His eldest son was now an Eton boy. He had been one of the party and had played a small part in the play at Rockingham Castle, in the Christmas holidays, and his father's letters to Mrs. Watson at the beginning of this year have reference to this play.

This year he wrote and published the "Haunted Man," which he had found himself unable to finish for the previous Christmas. It was the last of the Christmas books. He abandoned them in favour of a Christmas number of "Household Words," which he continued annually for many years in "Household Words" and "All the Year Round," and in which he had the collaboration of other writers. The "Haunted Man" was dramatised and produced at the Adelphi Theatre, under the management of Mr. Benjamin Webster. Charles Dickens read the book himself, at Tavistock House, to a party of actors and actresses.

At the end of the year he wrote the first number of "Bleak House," although it was not published until March of the following year. With the close attention and the hard work he gave, from the time of its starting, to his weekly periodical, he found it to be most desirable, now, in beginning a new monthly serial, that he should be ready with some numbers in advance before the appearance of the first number.

A provincial tour for the "Guild" took place at the end of the year. A letter to his wife, from Clifton, in November, gives a notion of the general success and enthusiasm with which the plays were attended. The "new Hardman," to whom he alludes as taking that part in Sir E. B. Lytton's comedy in the place of Mr. Forster, was Mr. John Tenniel, who was a new addition, and a very valuable and pleasant one, to the company. Mr. Topham, the delightful water-colour painter, Mr. Dudley Costello, and Mr. Wilkie Collins were also new recruits to the company of "splendid strollers" about this time. A letter to Mr. Wills, asking him to take a part in the comedy, is given here. He never did act with the company, but he complied with Charles Dickens's desire that he should be "in the scheme" by giving it all sorts of assistance, and almost invariably being one of the party in the provincial tours.

[Sidenote: The Hon. Mrs. Watson.]

DEVONSHIRE TERRACE, January 24th, 1851.


Kate will have told you, I daresay, that my despondency on coming to town was relieved by a talk with Lady John Russell, of which you were the subject, and in which she spoke of you with an earnestness of old affection and regard that did me good. I date my recovery (which has been slow) from that hour. I am still feeble, and liable to sudden outbursts of causeless rage and demoniacal gloom, but I shall be better presently. What a thing it is, that we can't be always innocently merry and happy with those we like best without looking out at the back windows of life! Well, one day perhaps—after a long night—the blinds on that side of the house will be down for ever, and nothing left but the bright prospect in front.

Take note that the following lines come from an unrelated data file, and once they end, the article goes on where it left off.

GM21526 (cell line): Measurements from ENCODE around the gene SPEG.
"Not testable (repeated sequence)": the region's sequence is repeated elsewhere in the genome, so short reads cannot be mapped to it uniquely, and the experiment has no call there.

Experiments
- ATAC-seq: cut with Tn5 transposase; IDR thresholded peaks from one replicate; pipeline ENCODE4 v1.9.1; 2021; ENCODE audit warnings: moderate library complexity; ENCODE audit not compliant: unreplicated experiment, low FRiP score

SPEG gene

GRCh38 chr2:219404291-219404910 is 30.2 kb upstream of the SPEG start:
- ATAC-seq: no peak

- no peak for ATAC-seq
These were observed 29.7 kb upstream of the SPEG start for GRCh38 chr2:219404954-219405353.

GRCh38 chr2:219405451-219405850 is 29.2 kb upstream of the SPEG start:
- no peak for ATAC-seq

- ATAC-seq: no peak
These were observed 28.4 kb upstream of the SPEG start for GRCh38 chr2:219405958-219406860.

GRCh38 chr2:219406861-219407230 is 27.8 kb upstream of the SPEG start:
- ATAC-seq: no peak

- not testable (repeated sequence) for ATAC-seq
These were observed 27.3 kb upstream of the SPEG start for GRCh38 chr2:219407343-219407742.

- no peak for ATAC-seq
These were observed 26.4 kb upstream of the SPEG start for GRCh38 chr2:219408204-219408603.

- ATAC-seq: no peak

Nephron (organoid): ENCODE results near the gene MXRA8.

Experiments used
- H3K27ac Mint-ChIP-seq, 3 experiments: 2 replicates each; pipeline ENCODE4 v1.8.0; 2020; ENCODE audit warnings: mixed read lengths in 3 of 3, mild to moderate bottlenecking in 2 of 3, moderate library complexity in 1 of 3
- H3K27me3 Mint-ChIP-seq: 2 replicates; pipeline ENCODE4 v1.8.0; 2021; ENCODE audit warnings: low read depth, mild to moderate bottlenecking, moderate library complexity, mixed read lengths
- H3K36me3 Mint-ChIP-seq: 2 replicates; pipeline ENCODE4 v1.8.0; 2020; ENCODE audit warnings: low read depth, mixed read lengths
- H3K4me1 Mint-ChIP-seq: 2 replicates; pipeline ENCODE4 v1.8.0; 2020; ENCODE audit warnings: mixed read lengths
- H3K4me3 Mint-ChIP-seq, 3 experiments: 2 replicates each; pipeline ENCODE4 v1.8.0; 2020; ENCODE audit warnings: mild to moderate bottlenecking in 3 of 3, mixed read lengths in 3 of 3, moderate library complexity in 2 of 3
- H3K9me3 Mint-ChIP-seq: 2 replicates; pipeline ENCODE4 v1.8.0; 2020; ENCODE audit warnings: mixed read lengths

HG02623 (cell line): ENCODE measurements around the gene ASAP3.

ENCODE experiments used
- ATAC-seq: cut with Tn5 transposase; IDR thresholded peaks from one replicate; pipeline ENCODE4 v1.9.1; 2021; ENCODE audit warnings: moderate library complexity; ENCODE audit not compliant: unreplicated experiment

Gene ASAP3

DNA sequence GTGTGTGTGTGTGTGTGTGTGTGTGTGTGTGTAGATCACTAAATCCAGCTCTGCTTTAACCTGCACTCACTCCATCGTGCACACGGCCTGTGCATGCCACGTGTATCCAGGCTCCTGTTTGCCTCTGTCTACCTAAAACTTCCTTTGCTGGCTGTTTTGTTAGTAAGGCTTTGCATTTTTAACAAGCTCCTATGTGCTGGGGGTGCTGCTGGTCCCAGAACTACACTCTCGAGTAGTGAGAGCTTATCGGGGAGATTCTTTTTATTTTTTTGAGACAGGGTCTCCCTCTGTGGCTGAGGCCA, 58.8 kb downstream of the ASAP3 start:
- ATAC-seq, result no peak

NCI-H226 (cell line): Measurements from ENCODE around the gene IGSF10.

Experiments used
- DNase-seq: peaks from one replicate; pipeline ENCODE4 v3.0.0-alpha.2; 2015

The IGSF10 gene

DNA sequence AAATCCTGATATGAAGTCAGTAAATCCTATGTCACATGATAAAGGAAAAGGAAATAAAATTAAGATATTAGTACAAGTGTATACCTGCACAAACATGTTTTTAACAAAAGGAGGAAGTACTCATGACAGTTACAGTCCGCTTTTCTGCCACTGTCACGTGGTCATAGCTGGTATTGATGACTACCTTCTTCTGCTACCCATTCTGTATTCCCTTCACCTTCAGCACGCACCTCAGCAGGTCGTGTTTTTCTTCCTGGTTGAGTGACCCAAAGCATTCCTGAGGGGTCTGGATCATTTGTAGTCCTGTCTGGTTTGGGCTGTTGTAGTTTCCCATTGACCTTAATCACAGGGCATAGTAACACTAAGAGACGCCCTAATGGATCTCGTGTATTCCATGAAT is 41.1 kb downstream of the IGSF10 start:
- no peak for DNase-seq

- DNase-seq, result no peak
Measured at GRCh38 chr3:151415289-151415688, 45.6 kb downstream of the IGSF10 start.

Concerning supper-toast (of which I feel bound to make some mention), you did, as you always do, right, and exactly what was most agreeable to me.

My love to your excellent husband (I wonder whether he and the dining-room have got to rights yet!), and to the jolly little boys and the calm little girl. Somehow, I shall always think of Lord Spencer as eternally walking up and down the platform at Rugby, in a high chill wind, with no apparent hope of a train—as I left him; and somehow I always think of Rockingham, after coming away, as if I belonged to it and had left a bit of my heart behind, which it is so very odd to find wanting twenty times a day.

Ever, dear Mrs. Watson, faithfully yours, and his.

[Sidenote: The same.]

DEVONSHIRE TERRACE, Tuesday Night, Jan. 28th, 1851.


I presume you mean Mr. Stafford and Mr. Stopford to pay Wilson (as I have instructed him) a guinea each? Am I right? In that just case I still owe you a guinea for my part. I was going to send you a post-office order for that amount, when a faint sense of absurdity mantled my ingenuous visage with a blush, and I thought it better to owe you the money until we met. I hope it may be soon!

I believe I may lay claim to the mysterious inkstand, also to a volume lettered on the back, "Shipwrecks and Disasters at Sea, II.," which I left when I came down at Christmas. Will you take care of them as hostages until we effect an exchange?

Charley went back in great spirits, threatening to write to George. It was a very wet night, and John took him to the railway. He said, on his return: "Mas'r Charles went off very gay, sir. He found some young gen'lemen as was his friends in the train, sir." "Come," said I, "I am glad of that. How many were there? Two or three?" "Oh dear, sir, there was a matter of forty, sir! All with their heads out o' the coach-windows, sir, a-hallooing 'Dickens!' all over the station!"